Mountain biking on Oregon's North Umpqua Trail
Saturday, August 4, 2012View full version
LEMOLO LAKE, Ore. (AP) — The water sprung forth from an unknown source and cascaded down the slope onto a thin ribbon of dirt singletrack. I pedaled down the rocky section of trail, splashing through the puddle that had collected at the bottom of the hill.
It was the type of feature that seems unique to the North Umpqua River Trail. Where else can mountain bikers pedal through natural water flows and then continue merrily on their way?
The Lemolo segment of the North Umpqua River Trail is probably not the most well-traveled section of the 79-mile long path that runs from the southern Oregon Cascades to just west of Roseburg. But it is the closest ridable section to Bend (two hours away) and it provides an aerobic challenge without being ridiculously technical like other sections of the North Umpqua Trail.
On Tuesday, I drove to where the trail crosses gravel U.S. Forest Service Road 60 deep in a remote area of the lush Umpqua National Forest in southwest Oregon. The first thing I noticed when I hopped out of my car were the large, ravenous mosquitoes that swarmed me. I doused my arms and legs with insect repellent and that seemed to do the trick.
The plan was to ride west five miles to Lemolo Lake, then ride back. The trail began off Road 60 with a short, steep climb up Bunker Hill. The North Umpqua trail is so different from trails in Central Oregon. Rather than tire-packed high desert soil, the trail has a rugged, less-traveled feel — a narrow path cutting through green foliage and wildflowers.
As I rode along the hill, I glimpsed snow-capped Mount Bailey to the south. The Lemolo section of trail is one of the few segments of the North Umpqua trail that does not run alongside the river. Instead, it runs above Road 2612 and Lemolo Lake amid towering Douglas-fir and lodgepole pine trees.
The Lemolo trail is not excessively technical or aerobically grueling, so by the time I reached the White Mule Trailhead, I felt strong enough to tackle a mile or two of the Dread and Terror segment, which begins at the east end of picturesque Lemolo Lake.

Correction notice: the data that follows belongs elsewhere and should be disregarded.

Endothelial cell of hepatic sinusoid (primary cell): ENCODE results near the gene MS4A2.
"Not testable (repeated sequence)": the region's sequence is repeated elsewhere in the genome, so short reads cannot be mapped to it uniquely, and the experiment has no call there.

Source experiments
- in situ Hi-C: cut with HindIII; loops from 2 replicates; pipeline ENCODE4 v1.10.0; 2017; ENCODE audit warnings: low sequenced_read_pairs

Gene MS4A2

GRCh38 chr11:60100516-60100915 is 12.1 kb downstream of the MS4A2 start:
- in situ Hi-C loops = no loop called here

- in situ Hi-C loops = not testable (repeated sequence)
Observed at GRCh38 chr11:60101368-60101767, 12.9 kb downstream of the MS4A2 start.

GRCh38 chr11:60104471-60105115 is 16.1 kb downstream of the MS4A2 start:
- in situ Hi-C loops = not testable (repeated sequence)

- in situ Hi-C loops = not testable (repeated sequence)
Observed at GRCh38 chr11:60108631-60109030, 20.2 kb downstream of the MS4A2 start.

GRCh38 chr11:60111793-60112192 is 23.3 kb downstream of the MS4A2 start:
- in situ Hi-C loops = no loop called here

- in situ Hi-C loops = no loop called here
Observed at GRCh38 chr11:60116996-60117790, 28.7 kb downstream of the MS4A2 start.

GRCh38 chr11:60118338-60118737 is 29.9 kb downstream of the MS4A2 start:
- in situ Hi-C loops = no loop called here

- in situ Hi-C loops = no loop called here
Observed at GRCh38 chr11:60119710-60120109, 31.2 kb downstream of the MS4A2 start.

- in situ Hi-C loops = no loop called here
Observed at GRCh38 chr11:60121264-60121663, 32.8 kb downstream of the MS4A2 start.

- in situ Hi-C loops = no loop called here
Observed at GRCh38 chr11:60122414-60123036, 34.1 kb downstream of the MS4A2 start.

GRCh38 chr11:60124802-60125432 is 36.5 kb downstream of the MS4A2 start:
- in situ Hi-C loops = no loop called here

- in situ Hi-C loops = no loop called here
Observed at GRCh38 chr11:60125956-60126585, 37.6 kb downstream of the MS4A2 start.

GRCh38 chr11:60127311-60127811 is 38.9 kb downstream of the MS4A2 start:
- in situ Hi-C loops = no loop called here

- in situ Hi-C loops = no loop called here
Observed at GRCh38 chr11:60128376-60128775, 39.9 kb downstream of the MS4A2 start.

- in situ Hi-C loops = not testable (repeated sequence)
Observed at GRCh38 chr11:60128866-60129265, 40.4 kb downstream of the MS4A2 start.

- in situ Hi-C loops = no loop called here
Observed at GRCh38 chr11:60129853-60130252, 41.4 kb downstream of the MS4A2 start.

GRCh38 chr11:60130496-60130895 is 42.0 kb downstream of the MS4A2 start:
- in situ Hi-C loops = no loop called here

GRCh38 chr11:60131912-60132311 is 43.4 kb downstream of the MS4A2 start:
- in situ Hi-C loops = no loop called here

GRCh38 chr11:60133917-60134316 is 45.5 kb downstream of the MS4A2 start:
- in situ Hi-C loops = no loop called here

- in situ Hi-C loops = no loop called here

The Dread and Terror section runs right along the surging North Umpqua River. I rode it for about a mile to a short, roaring waterfall, stopping to eat lunch before turning back west.
Two miles of the Dread and Terror were enough. Two years ago, I rode the entire 13 miles of the segment, and the demanding rocky terrain and steep climbs got the better of me.
The Lemolo section is much more approachable for intermediate mountain bikers, and enough of a challenge to satisfy advanced riders.
On my way back to the car, I turned off onto a forest road to take in views of Lemolo Lake, the largest reservoir in the North Umpqua Hydroelectric Project, according to the Bureau of Land Management. The lake was formed in 1954 behind a 120-foot rock dam and covers 435 acres. Mount Thielsen towers above the southeast shore of Lemolo.
I was expecting a rather tough climb back to Road 60, as the trail seemed mostly downhill on the way to the lake. But, like most river trails, riding upstream was only a little more taxing than riding downstream.
I reached my car with plenty of time to spare, so I decided to continue east 1½ miles to the Kelsay Valley Trailhead. The trail there runs just a few feet from the North Umpqua, which changes from a rushing river to a peaceful stream meandering through high alpine meadows dotted with yellow and red wildflowers. The path was relatively flat and easy all the way to the trailhead.
The Kelsay Valley Trailhead marks the west end of the 9-mile Maidu section, which is closed to mountain bikers because the trail is located within the Mount Thielsen Wilderness.
At the trailhead, I turned around to ride back west and complete the 15-mile ride, following the crystal-clear river that cuts a breathtakingly beautiful swath through the Umpqua National Forest.